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Unformatted text preview: PEO Code of Ethics Week 11 Lecture A You are a professional engineer who works in the engineering department of a Canadian municipality. You has been assigned to monitor and approve, on behalf of the municipality, each stage of the construction of a new sewage treatment plant, since you were involved in preparing the specification for the plant. The contract for construction has been awarded, after a competitive bidding process, to the ACME Construction Company. About 10 days before construction is to begin, you get on your doorstep a gift of approximate value of $1000. The card attached to the gift says, “Looking forward to a good professional relationship,” and is signed by the president of ACME construction. Week 11 Lecture A ENG 1P03 2011 2 You should __________. A. keep the gift B. return the gift to ACME C. call the police Week 11 Lecture A ENG 1P03 2011 3 Social Contract Society gets individuals who can be trusted: they are competent and act in the best interest of society to protect the public. Week 11 Lecture A ENG 1P03 2011 4 In return the PEng does not get __________. A. an exclusive right to practice the professional B. paid C. the trust of the public Week 11 Lecture A ENG 1P03 2011 5 Professional Code of Ethics The PEng in Ontario is expected to adhere to the PEO Code of Ethics. The PEO Code of Ethics is not a voluntary guide. Week 11 Lecture A ENG 1P03 2011 6 Duties Imposed • Duties imposed by the PEO Code of Ethics include duties to – – – – – – – society the employer the client colleagues employees and subordinates the profession oneself • Rarely do ethical problems result in a disruption in employment Week 11 Lecture A ENG 1P03 2011 7 PEO Code of Ethics, Paragraph 1 • It is the duty of a practitioner to the public, to the practitioner’s employer, to the practitioner’s clients, to other members of the practitioner’s profession, and to the practitioner to act at all times with, – fairness and loyalty to the practitioner’s associates, employers, clients, subordinates and employees, – fidelity to public needs, – devotion to high ideals of personal honour and professional integrity, – knowledge of developments in the area of professional engineering relevant to any services that are undertaken, and – competence in the performance of any professional engineering services that are undertaken. Week 11 Lecture A ENG 1P03 2011 8 PEO Code of Ethics, Paragraph 1 • Duty to public, employers, clients, and other Professional Engineers (general) • Professional behaviour • Competence • Whistle-blowing Week 11 Lecture A ENG 1P03 2011 9 PEO Code of Ethics, Paragraph 2 • A practitioner shall, – regard the practitioner’s duty to public welfare as paramount, – endeavour at all times to enhance the public regard for the practitioner’s profession by extending the public knowledge thereof and discouraging untrue, unfair or exaggerated statements with respect to professional engineering, – not express publicly, or while the practitioner is serving as a witness before a court, commission or other tribunal, opinions on professional engineering matters that are not founded on adequate knowledge and honest conviction, – endeavour to keep the practitioner’s licence, temporary licence, provisional licence, limited licence or certificate of authorization, as the case may be, permanently displayed in the practitioner’s place of business. Week 11 Lecture A ENG 1P03 2011 10 PEO Code of Ethics, Paragraph 2 • Duty to the public and the profession (society) • Displaying licence Week 11 Lecture A ENG 1P03 2011 11 PEO Code of Ethics, Paragraph 3 • A practitioner shall act in professional engineering matters for each employer as a faithful agent or trustee and shall regard as confidential information obtained by the practitioner as to the business affairs, technical methods or processes of an employer and avoid or disclose a conflict of interest that might influence the practitioner’s actions or judgment. Week 11 Lecture A ENG 1P03 2011 12 PEO Code of Ethics, Paragraph 3 • Duty to employers • Confidentiality Week 11 Lecture A ENG 1P03 2011 13 PEO Code of Ethics, Paragraph 4 • A practitioner must disclose immediately to the practitioner’s client any interest, direct or indirect, that might be construed as prejudicial in any way to the professional judgment of the practitioner in rendering service to the client. Week 11 Lecture A ENG 1P03 2011 14 PEO Code of Ethics, Paragraph 4 • Duty to clients • Conflict of interest Week 11 Lecture A ENG 1P03 2011 15 PEO Code of Ethics, Paragraph 5 • A practitioner who is an employee-engineer and is contracting in the practitioner’s own name to perform professional engineering work for other than the practitioner’s employer, must provide the practitioner’s client with a written statement of the nature of the practitioner’s status as an employee and the attendant limitations on the practitioner’s services to the client, must satisfy the practitioner that the work will not conflict with the practitioner’s duty to the practitioner’s employer, and must inform the practitioner’s employer of the work. Week 11 Lecture A ENG 1P03 2011 16 PEO Code of Ethics, Paragraph 5 • Duty to clients and employers • Having more than one job • Conflict of interest Week 11 Lecture A ENG 1P03 2011 17 PEO Code of Ethics, Paragraph 6 • A practitioner must co-operate in working with other professionals engaged on a project. Week 11 Lecture A ENG 1P03 2011 18 PEO Code of Ethics, Paragraph 6 • Duty to other professionals (colleagues) • Team player • Professional behaviour Week 11 Lecture A ENG 1P03 2011 19 PEO Code of Ethics, Paragraph 7 • A practitioner shall, – act towards other practitioners with courtesy and good faith, – not accept an engagement to review the work of another practitioner for the same employer except with the knowledge of the other practitioner or except where the connection of the other practitioner with the work has been terminated, – not maliciously injure the reputation or business of another practitioner, – not attempt to gain an advantage over other practitioners by paying or accepting a commission in securing professional engineering work, and – give proper credit for engineering work, uphold the principle of adequate compensation for engineering work, provide opportunity for professional development and advancement of the practitioner’s associates and subordinates, and extend the effectiveness of the profession through the interchange of engineering information and experience. Week 11 Lecture A ENG 1P03 2011 20 PEO Code of Ethics, Paragraph 7 • Duty to other Professional Engineers (the profession) • Commissions • Malice • Professional behaviour • Teamwork • Resolving disputes Week 11 Lecture A ENG 1P03 2011 21 Paragraph 8 of PEO Code of Ethics • A practitioner shall maintain the honour and integrity of the practitioner’s profession and without fear or favour expose before the proper tribunals unprofessional, dishonest or unethical conduct by any other practitioner. Week 11 Lecture A ENG 1P03 2011 22 Paragraph 8 of PEO Code of Ethics • Duty to the profession • Protection for whistleblowers Week 11 Lecture A ENG 1P03 2011 23 Whistle-Blowing Whistle-blowing is making unethical or illegal behaviour or action of an individual or organization public. Week 11 Lecture A ENG 1P03 2011 24 Whistle-Blowing 1. 2. 3. 4. 5. Get the facts and identify the urgency Consider the solution Speak to the key person Going higher Blowing the whistle Week 11 Lecture A ENG 1P03 2011 25 Case Study Assume you recently got your PEng, working for a consulting engineering company that is supervising the construction of a major building. You assist your boss in monitoring the delivery of materials (and, gravel, concrete, and steel) and components (doors, windows, roofing, etc.) to the job site, which is almost the size of a city block. On behalf of the client, you routinely count the material and components delivered, and ensure that they are installed according to the plans. Occasionally, you notice small discrepancies. The invoices do not agree with the materials delivered, and you report the shortages to your boss, who listens, but tells you to ignore each report because, “in a project this large, some shrinkage occurs.” However, one day you notice a truck leaving the site with a few doors and windows that should have been unloaded. When you stop the truck, the driver tells you, “This part of the load is going to your boss’s new cottage.” Week 11 Lecture A ENG 1P03 2011 26 What should you do? A. Stop the truck and talk to your boss. B. Let the truck go and talk to your boss. C. Go talk to your boss’s boss. Week 11 Lecture A ENG 1P03 2011 27 Enforcement of the Act • The following are often easily resolved: – Practice professional engineering or – Use the title Professional Engineer, or the like, or – Use a term or title to give the belief that the person is licensed, or – Use a seal that leads to the belief that the person is licensed. Week 11 Lecture A ENG 1P03 2011 28 Professional Misconduct Grounds for disciplinary action with the scope of the Professional Engineers Act of Ontario: 1. Incompetence 2. Negligence 3. Breach of the code of ethics 4. Physical or mental incapacity 5. Conviction of a serious offence 6. Harassment Week 11 Lecture A ENG 1P03 2011 29 Common Professional Complaints: Conflict of Interest A conflict of interest occurs when someone has a personal preference or financial interest that interferes with the duty to the employer, to the client, or to society. Week 11 Lecture A ENG 1P03 2011 30 Case Study You are in private practice as a consulting engineer in manufacturing processes. You are contacted by company A to give advice on a computer-controlled milling machine in its machine shop that does not cut metal within the guaranteed tolerances and is constantly malfunctioning. The manger of company A explains that the machine was purchased about a year earlier from the manufacturer, Company B. Company B has not been able to fix the problem. You realize that you were involved in the design of the control software, several years earlier, at an early stage of development of the milling machine. You provided advice to company B, and the development was carried out by its engineers, but you know the machine fairly well. However, the engineering from Company A tell you that they want to hire you to analyze the machine to testify as an expert witness when they sue Company B. Week 11 Lecture A ENG 1P03 2011 31 What ethical issues arise here, and what should you do? Week 11 Lecture A ENG 1P03 2011 32 Case Study Your employer has assigned you the task of hiring an assistant to help the survey crew. The assistant carries equipment and clear sight-lines for the surveyor in Northern Ontario. You place an advertisement on the company website. The bestqualified person who answers the advertisement coincidentally happens to your cousin, whom you met a few times at family gatherings. You do not know the cousin very well, but your last names are the same, so other employees may know that you are related and may think you are favouring your relatives. Week 11 Lecture A ENG 1P03 2011 33 You should __________. A. recommend your cousin B. recommend someone else C. ask someone else to make the recommendation Week 11 Lecture A ENG 1P03 2011 34 Week 11 Lecture A ENG 1P03 2011 35 Common Professional Complaints: Breach of Standards • Requires work of engineer to be competent. • Not following appropriate designs standards and safety regulations could result in an accusation of breach of standards. Week 11 Lecture A ENG 1P03 2011 36 Use of Software • Liability for computer errors – The engineer cannot blame the software if the engineer makes decision based on incorrect or misunderstood software output – Engineer must • • • • • Be competent in the technical area in which the software is being applied Know the type of assistance provided by the software Know the theory and assumptions upon which it is prepared Know the range and limits of its validity Test the software to ensure that it is accurate • Software piracy – Use of pirated software for engineering could lead to a disciplinary hearing • Plagiarism from the Internet – Could lead to disciplinary action • Computer viruses – Engineers have a duty to expose individuals involved in the creating or disseminating computer viruses Week 11 Lecture A ENG 1P03 2011 37 Proper Use of the Engineer’s Seal – The act provides for each PEng to have a seal denoting they are licensed. – Final drawings, reports, specifications should bear the signature and the seal of the practitioner. – Has legal significance: implies document has been competently prepared and are approved for construction or manufacturing by person who sealed them. – If an engineer knowingly signs or seals documents not prepared by themselves or someone under direct supervision they may be guilty of professional misconduct. Week 11 Lecture A ENG 1P03 2011 38 Iron Ring • Rudyard Kipling (author and Nobel Prize winner): Obligation of the Engineer, 1925 • Ritual Calling of the Engineer Week 11 Lecture A ENG 1P03 2011 39 Summary The profession exists for the benefit of society: Hold Paramount The PEO Code of Ethics embodies the principles behind the profession and is legally enforceable. Week 11 Lecture A ENG 1P03 2011 40 ...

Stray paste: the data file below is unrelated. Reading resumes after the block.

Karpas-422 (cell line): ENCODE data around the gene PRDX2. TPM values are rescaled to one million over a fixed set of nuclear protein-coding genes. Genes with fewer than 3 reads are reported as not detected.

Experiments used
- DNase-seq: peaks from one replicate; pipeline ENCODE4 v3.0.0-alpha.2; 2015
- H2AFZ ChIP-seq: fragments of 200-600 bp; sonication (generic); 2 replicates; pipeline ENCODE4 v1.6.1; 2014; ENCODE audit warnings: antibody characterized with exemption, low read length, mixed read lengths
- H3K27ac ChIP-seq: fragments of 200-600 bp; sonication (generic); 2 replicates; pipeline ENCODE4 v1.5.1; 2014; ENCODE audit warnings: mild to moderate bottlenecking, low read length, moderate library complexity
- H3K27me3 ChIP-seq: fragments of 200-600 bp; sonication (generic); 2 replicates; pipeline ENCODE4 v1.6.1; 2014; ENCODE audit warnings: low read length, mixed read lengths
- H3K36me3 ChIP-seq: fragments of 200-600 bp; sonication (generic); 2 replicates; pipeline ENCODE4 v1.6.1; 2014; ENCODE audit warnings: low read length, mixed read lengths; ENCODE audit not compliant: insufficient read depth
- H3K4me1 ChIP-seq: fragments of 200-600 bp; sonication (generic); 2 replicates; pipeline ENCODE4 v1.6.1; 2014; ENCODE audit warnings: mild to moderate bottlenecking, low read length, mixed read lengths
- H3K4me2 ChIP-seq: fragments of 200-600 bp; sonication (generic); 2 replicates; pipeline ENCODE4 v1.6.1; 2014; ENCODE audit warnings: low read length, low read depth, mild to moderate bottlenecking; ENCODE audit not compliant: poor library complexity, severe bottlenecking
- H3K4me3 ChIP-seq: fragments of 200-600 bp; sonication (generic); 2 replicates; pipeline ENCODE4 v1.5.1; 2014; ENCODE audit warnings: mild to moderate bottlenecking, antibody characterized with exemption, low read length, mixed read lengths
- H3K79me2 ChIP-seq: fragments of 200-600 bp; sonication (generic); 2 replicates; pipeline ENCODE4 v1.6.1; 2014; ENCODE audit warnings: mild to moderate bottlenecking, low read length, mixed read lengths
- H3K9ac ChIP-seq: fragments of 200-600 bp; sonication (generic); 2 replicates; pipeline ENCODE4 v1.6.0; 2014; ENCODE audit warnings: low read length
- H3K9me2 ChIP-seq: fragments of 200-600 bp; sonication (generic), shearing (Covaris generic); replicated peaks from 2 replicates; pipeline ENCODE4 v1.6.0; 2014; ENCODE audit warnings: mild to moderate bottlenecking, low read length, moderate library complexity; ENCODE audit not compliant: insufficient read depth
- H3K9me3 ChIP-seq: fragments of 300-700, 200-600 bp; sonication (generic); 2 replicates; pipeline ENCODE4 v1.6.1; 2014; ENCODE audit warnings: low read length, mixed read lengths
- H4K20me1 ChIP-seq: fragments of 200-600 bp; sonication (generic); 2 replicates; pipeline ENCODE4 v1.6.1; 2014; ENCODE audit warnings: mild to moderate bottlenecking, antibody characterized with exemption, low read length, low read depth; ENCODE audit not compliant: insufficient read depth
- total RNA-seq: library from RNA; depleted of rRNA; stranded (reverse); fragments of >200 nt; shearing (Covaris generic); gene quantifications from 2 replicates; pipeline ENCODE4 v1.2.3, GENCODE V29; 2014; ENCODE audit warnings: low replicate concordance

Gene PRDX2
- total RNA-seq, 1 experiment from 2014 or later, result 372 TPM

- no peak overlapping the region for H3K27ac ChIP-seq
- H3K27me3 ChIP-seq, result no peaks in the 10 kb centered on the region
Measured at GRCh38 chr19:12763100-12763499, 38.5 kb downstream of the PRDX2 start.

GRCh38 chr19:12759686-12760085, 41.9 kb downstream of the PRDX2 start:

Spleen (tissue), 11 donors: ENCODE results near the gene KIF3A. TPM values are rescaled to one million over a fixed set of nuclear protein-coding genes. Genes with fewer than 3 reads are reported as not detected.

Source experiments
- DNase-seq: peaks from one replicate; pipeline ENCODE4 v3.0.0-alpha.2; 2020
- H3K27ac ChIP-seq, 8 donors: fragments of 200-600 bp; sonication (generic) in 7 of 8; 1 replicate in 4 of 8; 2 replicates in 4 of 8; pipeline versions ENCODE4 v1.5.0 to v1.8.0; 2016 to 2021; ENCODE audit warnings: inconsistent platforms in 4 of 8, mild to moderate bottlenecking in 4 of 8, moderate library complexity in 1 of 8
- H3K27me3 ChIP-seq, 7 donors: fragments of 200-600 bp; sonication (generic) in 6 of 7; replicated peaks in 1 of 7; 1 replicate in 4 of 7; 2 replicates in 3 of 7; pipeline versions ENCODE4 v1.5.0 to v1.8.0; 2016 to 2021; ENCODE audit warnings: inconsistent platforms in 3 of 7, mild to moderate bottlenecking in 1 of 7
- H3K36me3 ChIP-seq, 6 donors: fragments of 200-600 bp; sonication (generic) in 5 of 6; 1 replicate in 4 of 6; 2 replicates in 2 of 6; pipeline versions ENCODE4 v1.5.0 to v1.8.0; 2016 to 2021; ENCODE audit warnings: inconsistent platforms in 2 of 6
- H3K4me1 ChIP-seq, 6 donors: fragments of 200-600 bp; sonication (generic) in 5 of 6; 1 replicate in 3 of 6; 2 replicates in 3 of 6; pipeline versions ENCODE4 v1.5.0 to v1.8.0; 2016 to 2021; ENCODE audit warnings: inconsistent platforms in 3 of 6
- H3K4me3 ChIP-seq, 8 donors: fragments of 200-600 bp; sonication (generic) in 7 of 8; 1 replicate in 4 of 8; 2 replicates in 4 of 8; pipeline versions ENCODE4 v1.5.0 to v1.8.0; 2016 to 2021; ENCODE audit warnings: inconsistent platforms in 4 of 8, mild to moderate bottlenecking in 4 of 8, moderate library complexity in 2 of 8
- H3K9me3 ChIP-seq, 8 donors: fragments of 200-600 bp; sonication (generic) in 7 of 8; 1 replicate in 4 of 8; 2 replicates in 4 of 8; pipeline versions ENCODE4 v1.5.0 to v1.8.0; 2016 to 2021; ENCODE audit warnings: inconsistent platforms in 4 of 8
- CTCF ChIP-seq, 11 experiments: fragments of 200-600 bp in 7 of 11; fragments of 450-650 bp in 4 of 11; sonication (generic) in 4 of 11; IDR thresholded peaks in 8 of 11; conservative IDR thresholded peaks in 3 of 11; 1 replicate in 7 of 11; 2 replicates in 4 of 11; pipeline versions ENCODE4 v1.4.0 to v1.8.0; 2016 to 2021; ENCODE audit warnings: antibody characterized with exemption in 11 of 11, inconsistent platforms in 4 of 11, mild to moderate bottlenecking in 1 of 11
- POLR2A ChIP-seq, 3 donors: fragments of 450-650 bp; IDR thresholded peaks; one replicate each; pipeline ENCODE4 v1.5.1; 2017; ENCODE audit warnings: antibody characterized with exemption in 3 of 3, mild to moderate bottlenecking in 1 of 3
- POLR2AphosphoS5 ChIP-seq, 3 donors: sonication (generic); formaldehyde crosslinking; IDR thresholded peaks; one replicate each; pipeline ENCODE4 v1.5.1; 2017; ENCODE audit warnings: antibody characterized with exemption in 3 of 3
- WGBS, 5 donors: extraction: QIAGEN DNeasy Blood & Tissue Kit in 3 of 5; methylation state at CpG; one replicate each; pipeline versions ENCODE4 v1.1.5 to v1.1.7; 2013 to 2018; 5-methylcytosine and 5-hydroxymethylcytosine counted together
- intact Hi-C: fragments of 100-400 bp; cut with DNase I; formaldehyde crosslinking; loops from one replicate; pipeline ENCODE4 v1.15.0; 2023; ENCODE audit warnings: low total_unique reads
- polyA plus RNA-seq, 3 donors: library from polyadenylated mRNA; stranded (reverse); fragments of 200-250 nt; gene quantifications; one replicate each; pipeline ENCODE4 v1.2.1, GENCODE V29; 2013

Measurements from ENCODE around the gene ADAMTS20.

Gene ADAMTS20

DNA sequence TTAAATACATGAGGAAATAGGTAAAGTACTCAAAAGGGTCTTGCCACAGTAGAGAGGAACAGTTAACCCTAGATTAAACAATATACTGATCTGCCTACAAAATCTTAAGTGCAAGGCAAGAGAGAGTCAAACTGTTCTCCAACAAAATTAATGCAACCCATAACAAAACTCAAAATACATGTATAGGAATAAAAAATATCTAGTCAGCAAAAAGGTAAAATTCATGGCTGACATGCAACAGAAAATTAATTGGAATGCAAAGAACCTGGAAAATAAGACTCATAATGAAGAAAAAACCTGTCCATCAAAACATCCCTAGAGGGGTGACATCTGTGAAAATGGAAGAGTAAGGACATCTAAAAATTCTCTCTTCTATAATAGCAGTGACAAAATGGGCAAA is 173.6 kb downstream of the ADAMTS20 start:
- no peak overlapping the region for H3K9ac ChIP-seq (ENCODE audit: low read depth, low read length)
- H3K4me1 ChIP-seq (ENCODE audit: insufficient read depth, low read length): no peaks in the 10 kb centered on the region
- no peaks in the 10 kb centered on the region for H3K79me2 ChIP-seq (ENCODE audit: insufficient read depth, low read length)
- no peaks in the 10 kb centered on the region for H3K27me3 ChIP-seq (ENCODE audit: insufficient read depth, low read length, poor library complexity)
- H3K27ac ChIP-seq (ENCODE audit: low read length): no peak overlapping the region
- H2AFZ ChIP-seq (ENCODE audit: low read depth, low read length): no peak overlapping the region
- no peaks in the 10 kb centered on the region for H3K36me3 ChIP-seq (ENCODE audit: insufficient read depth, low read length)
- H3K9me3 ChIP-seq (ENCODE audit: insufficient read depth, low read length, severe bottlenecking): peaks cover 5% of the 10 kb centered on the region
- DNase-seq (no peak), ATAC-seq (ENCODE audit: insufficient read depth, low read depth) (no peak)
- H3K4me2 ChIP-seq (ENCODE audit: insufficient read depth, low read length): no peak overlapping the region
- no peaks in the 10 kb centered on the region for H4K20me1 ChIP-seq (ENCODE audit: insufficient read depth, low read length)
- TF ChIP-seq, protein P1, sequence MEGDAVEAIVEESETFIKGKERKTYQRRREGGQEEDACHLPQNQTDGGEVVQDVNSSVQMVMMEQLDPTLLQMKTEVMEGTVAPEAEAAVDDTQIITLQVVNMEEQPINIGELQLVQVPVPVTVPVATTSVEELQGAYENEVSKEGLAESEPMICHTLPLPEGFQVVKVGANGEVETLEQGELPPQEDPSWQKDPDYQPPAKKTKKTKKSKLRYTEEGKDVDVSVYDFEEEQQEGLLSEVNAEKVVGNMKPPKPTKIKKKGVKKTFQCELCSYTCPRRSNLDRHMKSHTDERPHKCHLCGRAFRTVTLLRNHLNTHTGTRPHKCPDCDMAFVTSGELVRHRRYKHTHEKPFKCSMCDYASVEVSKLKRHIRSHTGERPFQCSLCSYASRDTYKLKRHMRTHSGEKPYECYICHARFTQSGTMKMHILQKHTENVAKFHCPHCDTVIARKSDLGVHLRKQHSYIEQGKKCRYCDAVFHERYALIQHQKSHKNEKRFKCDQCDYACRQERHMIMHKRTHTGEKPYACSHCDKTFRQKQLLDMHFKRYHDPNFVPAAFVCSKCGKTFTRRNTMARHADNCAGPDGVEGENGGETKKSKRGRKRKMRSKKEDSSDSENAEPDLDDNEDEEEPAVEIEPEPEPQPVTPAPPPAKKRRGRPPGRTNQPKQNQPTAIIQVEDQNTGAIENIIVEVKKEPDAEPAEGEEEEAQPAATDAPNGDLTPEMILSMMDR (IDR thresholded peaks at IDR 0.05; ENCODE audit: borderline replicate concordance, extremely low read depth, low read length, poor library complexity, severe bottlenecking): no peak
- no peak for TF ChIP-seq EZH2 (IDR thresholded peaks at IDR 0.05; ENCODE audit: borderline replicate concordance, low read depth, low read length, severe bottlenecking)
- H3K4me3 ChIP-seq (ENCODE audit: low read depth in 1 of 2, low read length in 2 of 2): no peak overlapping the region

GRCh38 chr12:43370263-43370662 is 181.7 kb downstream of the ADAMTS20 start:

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This note was uploaded on 12/11/2011 for the course ENG 1c03 taught by Professor Lee during the Spring '11 term at Adventista de las Antillas.